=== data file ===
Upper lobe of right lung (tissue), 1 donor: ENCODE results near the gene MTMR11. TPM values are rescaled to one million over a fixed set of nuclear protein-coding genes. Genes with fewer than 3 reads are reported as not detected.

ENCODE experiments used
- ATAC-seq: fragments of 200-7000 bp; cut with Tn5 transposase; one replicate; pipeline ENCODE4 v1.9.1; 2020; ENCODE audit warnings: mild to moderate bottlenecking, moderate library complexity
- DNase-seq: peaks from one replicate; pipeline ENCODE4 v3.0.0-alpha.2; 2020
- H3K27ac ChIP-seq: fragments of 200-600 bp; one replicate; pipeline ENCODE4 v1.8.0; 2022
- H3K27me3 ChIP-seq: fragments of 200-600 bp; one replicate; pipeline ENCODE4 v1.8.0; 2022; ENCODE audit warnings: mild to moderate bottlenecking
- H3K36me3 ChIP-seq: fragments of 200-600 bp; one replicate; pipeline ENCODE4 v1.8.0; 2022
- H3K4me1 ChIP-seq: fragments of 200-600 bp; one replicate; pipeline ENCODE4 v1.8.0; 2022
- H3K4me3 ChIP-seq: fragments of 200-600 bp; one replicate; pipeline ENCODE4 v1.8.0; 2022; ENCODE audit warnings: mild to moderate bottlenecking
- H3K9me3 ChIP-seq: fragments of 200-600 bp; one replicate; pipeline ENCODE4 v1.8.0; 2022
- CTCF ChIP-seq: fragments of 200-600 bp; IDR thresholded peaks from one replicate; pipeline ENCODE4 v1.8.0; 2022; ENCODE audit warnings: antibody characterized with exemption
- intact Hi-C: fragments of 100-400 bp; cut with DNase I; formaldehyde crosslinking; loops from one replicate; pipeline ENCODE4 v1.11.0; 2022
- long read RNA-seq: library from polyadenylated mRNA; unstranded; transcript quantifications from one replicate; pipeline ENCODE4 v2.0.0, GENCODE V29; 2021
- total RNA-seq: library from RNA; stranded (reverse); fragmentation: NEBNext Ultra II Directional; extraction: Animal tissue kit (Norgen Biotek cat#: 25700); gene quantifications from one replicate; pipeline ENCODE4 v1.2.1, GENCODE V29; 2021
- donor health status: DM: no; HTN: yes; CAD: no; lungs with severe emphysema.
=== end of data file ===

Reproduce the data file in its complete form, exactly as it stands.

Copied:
Upper lobe of right lung (tissue), 1 donor: ENCODE results near the gene MTMR11. TPM values are rescaled to one million over a fixed set of nuclear protein-coding genes. Genes with fewer than 3 reads are reported as not detected.

ENCODE experiments used
- ATAC-seq: fragments of 200-7000 bp; cut with Tn5 transposase; one replicate; pipeline ENCODE4 v1.9.1; 2020; ENCODE audit warnings: mild to moderate bottlenecking, moderate library complexity
- DNase-seq: peaks from one replicate; pipeline ENCODE4 v3.0.0-alpha.2; 2020
- H3K27ac ChIP-seq: fragments of 200-600 bp; one replicate; pipeline ENCODE4 v1.8.0; 2022
- H3K27me3 ChIP-seq: fragments of 200-600 bp; one replicate; pipeline ENCODE4 v1.8.0; 2022; ENCODE audit warnings: mild to moderate bottlenecking
- H3K36me3 ChIP-seq: fragments of 200-600 bp; one replicate; pipeline ENCODE4 v1.8.0; 2022
- H3K4me1 ChIP-seq: fragments of 200-600 bp; one replicate; pipeline ENCODE4 v1.8.0; 2022
- H3K4me3 ChIP-seq: fragments of 200-600 bp; one replicate; pipeline ENCODE4 v1.8.0; 2022; ENCODE audit warnings: mild to moderate bottlenecking
- H3K9me3 ChIP-seq: fragments of 200-600 bp; one replicate; pipeline ENCODE4 v1.8.0; 2022
- CTCF ChIP-seq: fragments of 200-600 bp; IDR thresholded peaks from one replicate; pipeline ENCODE4 v1.8.0; 2022; ENCODE audit warnings: antibody characterized with exemption
- intact Hi-C: fragments of 100-400 bp; cut with DNase I; formaldehyde crosslinking; loops from one replicate; pipeline ENCODE4 v1.11.0; 2022
- long read RNA-seq: library from polyadenylated mRNA; unstranded; transcript quantifications from one replicate; pipeline ENCODE4 v2.0.0, GENCODE V29; 2021
- total RNA-seq: library from RNA; stranded (reverse); fragmentation: NEBNext Ultra II Directional; extraction: Animal tissue kit (Norgen Biotek cat#: 25700); gene quantifications from one replicate; pipeline ENCODE4 v1.2.1, GENCODE V29; 2021
- donor health status: DM: no; HTN: yes; CAD: no; lungs with severe emphysema.